” … this is why we will never unite as a country …”
This was the response to a meme posted by one of my social media connections who wished to highlight what she saw as the racism and bigotry demonstrated by Donald Trump. The response to that post was that Trump is not a racist and, therefor, the meme had gotten it all wrong—and, of course, the person who posted it had also gotten it all wrong as well.
Of course, just about every meme ever created oversimplifies every issue on the planet. Memes in general are silly and stupid and useless, generally doing little to advance the conversation but doing much to inflame opinions.
But that’s not what this post is about today.
I’m absorbed by the “this is why we will never unite as a country” line.
Because I see comments like this all the time.
At bottom, what this means is “We will never unite as a country because you’re wrong and I’m right.”
What this means is “Your opinion is stupid. Your thinking is all wrong. You don’t know what you’re talking about. Only I and people who think like me are smart and right and educated about the issues.”
What this means is “Until you see things as I see them, we will never come together.” What this means is “Unless you come over to my side, we will never unite as a country.”
While Americans across the country are lamenting the enormous chasm that separates our politics, many Americans also are calling for all of us to unite. Or, rather, we are shouting at each other, demanding that we unite—apparently under one point of view. We yell and scream and snark at each other. We call each other names. We insult each other. We demean each other. We mock each other. And then we bemoan the fact that we are not united.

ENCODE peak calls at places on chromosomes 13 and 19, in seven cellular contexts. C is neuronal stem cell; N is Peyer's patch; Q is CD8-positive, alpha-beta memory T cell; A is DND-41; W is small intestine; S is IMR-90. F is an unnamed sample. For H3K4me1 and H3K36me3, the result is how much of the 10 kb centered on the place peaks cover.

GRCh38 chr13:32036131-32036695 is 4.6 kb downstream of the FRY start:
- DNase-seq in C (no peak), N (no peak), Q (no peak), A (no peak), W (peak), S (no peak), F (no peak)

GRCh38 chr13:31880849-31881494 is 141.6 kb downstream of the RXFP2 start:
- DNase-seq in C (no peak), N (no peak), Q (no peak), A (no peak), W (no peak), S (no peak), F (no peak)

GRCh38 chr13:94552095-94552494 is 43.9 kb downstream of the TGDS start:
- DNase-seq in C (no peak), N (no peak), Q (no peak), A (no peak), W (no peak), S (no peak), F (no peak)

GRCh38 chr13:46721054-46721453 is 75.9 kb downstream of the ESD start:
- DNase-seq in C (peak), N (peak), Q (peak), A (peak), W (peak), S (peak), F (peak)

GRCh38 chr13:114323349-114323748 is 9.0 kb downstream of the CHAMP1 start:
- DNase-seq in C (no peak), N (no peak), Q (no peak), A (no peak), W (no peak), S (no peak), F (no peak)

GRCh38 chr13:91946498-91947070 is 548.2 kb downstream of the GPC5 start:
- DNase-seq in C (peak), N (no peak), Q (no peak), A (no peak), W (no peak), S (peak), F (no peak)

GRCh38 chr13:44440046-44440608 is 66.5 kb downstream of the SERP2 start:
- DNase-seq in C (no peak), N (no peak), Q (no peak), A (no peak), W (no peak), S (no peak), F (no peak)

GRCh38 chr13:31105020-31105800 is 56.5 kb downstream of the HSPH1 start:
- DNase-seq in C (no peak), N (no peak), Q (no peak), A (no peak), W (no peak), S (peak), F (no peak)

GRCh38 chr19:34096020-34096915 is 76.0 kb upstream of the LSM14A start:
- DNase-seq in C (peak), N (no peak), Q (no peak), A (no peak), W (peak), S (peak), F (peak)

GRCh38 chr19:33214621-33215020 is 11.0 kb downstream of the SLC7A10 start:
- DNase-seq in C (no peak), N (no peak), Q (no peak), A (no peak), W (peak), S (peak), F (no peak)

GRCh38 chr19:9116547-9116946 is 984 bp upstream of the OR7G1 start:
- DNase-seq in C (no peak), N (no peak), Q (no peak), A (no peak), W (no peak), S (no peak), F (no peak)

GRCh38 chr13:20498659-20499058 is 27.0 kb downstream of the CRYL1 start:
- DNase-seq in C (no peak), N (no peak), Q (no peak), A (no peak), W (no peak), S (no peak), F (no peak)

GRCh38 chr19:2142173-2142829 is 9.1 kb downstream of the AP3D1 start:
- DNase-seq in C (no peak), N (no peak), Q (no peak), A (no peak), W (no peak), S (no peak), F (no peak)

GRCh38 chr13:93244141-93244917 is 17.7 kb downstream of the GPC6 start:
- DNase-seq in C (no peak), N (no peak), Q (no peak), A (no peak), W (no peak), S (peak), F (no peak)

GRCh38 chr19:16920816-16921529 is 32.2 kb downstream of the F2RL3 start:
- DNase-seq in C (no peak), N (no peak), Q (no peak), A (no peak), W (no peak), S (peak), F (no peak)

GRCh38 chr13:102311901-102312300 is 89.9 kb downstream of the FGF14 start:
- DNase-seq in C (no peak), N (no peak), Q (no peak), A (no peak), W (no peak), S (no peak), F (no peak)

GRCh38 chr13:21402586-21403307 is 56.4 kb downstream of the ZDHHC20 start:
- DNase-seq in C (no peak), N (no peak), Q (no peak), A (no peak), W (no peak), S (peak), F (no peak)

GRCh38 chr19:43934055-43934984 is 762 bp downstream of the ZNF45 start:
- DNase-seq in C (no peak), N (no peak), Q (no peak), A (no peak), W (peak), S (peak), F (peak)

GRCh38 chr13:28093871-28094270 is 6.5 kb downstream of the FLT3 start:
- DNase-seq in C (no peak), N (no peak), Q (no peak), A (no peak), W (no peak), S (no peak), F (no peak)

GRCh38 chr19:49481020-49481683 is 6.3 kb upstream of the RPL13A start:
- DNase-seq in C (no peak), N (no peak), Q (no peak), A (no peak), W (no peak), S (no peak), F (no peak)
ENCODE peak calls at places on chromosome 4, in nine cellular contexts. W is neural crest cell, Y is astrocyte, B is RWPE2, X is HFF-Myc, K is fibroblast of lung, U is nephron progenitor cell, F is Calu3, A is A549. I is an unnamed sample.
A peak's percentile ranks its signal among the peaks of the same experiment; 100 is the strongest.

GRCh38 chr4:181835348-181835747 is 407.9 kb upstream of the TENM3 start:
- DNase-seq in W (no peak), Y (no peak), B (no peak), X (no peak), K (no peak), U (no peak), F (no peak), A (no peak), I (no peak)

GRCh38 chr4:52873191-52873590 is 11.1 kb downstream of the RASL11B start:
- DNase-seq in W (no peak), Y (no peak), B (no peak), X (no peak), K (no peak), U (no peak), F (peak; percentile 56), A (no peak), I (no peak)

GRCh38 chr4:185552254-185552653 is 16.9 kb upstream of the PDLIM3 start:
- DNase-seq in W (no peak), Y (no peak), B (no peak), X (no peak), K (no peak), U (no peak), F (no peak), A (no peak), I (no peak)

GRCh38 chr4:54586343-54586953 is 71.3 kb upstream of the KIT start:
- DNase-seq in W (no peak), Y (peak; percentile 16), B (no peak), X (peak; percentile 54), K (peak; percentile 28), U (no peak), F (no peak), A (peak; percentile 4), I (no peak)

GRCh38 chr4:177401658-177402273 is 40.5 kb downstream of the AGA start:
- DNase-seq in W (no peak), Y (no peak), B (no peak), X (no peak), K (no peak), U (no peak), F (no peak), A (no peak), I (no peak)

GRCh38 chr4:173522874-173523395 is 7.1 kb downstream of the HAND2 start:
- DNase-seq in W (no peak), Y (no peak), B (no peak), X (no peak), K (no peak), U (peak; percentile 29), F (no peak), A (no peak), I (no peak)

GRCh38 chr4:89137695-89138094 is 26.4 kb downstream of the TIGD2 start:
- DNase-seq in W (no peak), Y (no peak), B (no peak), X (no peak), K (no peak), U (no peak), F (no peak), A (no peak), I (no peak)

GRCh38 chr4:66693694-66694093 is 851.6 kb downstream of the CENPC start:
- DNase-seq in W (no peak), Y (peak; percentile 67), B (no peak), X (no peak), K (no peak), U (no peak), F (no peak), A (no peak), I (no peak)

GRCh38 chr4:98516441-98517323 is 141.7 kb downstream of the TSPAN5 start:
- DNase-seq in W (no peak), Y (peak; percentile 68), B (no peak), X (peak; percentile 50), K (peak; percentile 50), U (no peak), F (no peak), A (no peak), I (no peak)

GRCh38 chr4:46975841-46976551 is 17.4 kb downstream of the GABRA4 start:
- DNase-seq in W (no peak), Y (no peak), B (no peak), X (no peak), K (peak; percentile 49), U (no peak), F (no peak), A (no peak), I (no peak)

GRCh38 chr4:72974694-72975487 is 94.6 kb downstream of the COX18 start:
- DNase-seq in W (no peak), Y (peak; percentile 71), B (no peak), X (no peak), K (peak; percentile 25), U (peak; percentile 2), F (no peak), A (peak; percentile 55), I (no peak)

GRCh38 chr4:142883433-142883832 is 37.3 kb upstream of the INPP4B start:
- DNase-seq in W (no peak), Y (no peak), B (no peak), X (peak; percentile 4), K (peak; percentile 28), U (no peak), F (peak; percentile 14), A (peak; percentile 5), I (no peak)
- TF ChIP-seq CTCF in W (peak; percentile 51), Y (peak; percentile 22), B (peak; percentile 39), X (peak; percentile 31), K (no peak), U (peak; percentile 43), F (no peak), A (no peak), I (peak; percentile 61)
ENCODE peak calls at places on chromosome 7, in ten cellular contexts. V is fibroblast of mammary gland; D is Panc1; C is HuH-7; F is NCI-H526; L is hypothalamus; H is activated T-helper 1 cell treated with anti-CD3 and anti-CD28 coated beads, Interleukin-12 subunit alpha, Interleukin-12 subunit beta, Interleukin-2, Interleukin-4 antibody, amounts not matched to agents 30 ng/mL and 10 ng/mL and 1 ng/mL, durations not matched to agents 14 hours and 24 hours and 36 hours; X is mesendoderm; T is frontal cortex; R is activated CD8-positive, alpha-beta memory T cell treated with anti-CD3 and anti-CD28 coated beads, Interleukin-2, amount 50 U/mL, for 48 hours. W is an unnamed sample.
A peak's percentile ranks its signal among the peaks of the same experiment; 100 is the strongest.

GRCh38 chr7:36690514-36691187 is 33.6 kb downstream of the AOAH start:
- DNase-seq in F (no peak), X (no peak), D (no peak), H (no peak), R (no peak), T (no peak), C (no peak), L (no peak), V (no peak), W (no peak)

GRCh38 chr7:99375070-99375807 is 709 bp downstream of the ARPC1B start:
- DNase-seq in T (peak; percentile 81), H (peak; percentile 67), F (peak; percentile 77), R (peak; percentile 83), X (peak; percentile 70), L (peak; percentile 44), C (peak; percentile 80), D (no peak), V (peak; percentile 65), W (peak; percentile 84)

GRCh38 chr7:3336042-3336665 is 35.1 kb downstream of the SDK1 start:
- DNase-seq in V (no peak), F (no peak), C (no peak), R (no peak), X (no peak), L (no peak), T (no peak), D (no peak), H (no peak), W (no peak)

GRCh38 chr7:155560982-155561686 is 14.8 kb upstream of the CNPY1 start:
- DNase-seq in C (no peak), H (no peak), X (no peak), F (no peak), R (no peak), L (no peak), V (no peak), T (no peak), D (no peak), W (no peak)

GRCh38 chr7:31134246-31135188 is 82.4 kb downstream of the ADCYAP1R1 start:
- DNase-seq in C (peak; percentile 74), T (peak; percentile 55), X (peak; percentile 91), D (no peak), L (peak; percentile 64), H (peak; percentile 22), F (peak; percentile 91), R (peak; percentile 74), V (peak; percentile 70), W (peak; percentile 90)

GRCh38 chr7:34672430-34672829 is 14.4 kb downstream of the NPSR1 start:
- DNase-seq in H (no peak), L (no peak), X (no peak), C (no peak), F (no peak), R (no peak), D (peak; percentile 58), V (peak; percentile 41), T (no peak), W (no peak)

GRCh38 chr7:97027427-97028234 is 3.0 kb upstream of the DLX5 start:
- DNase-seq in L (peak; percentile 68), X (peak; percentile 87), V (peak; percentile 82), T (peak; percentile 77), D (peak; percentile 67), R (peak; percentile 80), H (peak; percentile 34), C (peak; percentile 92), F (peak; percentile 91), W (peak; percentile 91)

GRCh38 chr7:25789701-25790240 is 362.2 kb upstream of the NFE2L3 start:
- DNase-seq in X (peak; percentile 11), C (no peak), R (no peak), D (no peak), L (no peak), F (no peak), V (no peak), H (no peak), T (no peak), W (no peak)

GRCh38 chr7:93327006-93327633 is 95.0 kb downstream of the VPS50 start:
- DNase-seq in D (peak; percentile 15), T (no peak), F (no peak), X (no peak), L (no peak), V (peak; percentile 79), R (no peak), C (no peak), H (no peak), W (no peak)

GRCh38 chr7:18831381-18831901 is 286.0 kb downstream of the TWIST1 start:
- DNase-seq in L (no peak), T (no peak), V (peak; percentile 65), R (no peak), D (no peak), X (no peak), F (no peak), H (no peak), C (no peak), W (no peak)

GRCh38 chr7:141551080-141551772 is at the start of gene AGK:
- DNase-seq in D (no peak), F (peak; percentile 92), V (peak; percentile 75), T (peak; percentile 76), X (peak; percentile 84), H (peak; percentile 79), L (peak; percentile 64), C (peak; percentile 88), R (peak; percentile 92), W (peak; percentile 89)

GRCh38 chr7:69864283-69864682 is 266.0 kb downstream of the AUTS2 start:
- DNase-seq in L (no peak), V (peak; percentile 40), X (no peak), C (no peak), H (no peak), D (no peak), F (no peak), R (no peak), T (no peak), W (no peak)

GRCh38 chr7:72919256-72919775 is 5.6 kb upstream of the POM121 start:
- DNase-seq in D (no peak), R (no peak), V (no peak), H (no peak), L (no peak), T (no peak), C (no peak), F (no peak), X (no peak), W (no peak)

Because that makes sense.
Why wouldn’t we want to come over to the side of the person who is calling us stupid idiots? Why wouldn’t we want to listen to the ideas put forth by the people who are calling us asshats? Why wouldn’t we want to engage in conversation with people who call us liars and fools?
Communications 101: Fail
Persuasion 101: Fail
Demanding that we unite is useless. People have different opinions. It’s important that we have different opinions. In many ways, those differing opinions are what is at the heart of our system of checks and balances. Without differing opinions, we could all too easily become a one-party system that leans toward authoritarianism. Without differing opinions, we would have nothing to discuss or debate—and it’s important to discuss and debate the issues.
But demanding that we unite over those issues is useless.
Demanding. Ordering. Requiring. Forcing.
That just puts our backs up.
Demanding that we unite just makes us entrench deeper. It makes us fight harder. It makes us stop listening. It makes us shut down. And so we keep shouting at each other.
You know how people talk even louder when they realize they’re speaking to someone who doesn’t speak English? You find yourself engaged in a conversation with, say, a foreign traveler who needs directions. You don’t switch to Spanish or French or Chinese or whatever language the traveler speaks (because, as Americans, most of us are too arrogant to bother to learn another language—but that’s a different matter). Instead, you start hollering in English, as though speaking more loudly will help the foreigner understand.
That’s what we’re doing to each other when it comes to politics. We’re hollering at each other in different languages, ratcheting up the volume to eleven because we’re not being understood. Republicans don’t understand Democratese. Liberals don’t speak conservativese. And so we keep shouting at each other, our voices getting louder and louder, our tone getting meaner and meaner, our messaging getting more and more lost.
We demand that the other side listen to us. We demand that the other side come over to ours, that we unite in a common purpose. But we don’t speak their language when we make those demands.
And so we start shouting. And as we become more frustrated, we start belittling the other side because they don’t understand us. Their lack of understanding is their own damn fault. It’s not that we’re not trying to speak their language. It’s not that we’re not trying to discuss the issue in terms they would understand. It’s not that we’re not doing everything we can to tell them what’s what. It’s that they don’t understand. Because they’re stupid idiots.